A “Deed Upon Death” provides for the distribution of your real property upon your death. The primary advantage is the avoidance of probate and the accompanying fees and delay. The person who receives the Property upon your death is called the “beneficiary.” You can provide for multiple beneficiaries and even have the right to change beneficiaries after you have recorded the Deed. The recording of the Deed Upon Death does not interfere with your ability to lease or sell the Property. In the event you sell the Property, the Deed Upon Death becomes void. On the other hand, the recording of the Deed does NOT create any interest of the beneficiary in the Property which his/her creditors can attach. While some persons have indicated this is an effective tool to transfer property in order to avoid probate creditors, that is simply not the case. The Deed Upon Death statute specifically provides that if the probate estate is not sufficient to satisfy the claims of creditors allowed against the estate, the obligation may be satisfied by the property transferred pursuant to a deed upon death.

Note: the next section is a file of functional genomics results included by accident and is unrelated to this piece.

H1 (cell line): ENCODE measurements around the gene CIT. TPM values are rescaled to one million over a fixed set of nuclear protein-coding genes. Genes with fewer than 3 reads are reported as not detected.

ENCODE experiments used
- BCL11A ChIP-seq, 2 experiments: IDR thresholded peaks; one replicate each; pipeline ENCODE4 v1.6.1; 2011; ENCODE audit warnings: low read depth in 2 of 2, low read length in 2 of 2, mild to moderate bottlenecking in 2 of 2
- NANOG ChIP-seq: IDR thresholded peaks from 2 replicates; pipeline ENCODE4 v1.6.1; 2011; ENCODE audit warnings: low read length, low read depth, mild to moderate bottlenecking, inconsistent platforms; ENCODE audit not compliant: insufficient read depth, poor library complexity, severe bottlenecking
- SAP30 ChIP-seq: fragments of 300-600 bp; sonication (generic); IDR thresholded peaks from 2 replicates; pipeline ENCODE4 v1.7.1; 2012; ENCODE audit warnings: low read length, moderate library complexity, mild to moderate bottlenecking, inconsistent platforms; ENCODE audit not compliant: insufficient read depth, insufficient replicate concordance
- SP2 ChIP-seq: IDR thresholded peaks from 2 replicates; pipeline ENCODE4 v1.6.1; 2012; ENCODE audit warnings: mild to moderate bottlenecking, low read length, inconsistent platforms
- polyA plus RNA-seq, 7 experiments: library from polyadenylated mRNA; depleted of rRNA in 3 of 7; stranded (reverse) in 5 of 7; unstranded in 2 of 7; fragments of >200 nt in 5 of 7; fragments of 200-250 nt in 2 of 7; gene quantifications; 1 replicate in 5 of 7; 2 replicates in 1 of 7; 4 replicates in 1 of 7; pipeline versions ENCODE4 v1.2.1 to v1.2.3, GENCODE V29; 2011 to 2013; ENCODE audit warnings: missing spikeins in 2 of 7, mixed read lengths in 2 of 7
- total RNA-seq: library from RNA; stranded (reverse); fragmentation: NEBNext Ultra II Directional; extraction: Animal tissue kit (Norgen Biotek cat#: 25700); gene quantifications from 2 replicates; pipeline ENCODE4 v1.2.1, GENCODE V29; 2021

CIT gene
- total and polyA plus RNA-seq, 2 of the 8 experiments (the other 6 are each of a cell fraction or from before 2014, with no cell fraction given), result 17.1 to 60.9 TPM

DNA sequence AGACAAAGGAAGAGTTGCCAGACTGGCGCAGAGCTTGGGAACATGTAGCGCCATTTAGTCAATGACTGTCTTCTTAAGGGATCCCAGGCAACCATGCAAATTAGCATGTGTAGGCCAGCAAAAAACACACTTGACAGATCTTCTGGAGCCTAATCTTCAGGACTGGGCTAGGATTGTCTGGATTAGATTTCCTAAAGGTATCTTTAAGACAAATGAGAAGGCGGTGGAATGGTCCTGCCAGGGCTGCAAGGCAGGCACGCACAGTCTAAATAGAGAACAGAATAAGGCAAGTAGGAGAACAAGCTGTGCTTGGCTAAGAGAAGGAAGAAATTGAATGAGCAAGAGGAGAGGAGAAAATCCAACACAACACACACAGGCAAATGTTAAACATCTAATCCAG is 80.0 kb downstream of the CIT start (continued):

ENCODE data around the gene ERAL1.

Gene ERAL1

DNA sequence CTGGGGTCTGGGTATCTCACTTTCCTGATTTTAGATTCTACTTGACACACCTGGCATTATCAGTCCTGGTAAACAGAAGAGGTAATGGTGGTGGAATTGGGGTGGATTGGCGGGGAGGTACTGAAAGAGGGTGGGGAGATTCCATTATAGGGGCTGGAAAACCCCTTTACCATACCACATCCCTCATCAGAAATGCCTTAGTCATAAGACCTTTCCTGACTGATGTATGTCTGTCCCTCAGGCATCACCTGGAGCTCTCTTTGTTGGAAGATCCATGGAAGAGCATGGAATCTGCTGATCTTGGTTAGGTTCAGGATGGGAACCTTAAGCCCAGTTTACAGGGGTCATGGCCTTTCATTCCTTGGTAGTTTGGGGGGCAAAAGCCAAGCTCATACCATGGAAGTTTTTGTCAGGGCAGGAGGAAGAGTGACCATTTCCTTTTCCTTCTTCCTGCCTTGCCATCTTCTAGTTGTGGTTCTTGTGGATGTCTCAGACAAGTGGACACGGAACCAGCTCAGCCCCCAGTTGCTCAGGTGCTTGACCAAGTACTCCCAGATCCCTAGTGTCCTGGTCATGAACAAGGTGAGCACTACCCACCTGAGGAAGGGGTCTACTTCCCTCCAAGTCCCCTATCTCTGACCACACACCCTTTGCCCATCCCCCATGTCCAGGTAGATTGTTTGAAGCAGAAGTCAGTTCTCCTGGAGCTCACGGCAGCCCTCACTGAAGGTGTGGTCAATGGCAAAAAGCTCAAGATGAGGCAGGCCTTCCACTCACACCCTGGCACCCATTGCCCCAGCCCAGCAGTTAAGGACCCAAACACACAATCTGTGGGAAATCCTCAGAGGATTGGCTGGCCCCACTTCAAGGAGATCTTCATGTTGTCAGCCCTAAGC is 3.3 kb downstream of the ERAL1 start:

Drizin Law is providing this information for educational purposes only. It should not be construed as legal advice or a legal opinion as to any specific facts or circumstances. This information is based on general principles of Nevada law at the time it was created and you should be aware laws frequently change. Moreover, the laws affecting you may differ depending on the circumstances. You should consult with a qualified attorney in your own state or jurisdiction concerning your particular situation. Review of this information does not create an attorney-client relationship.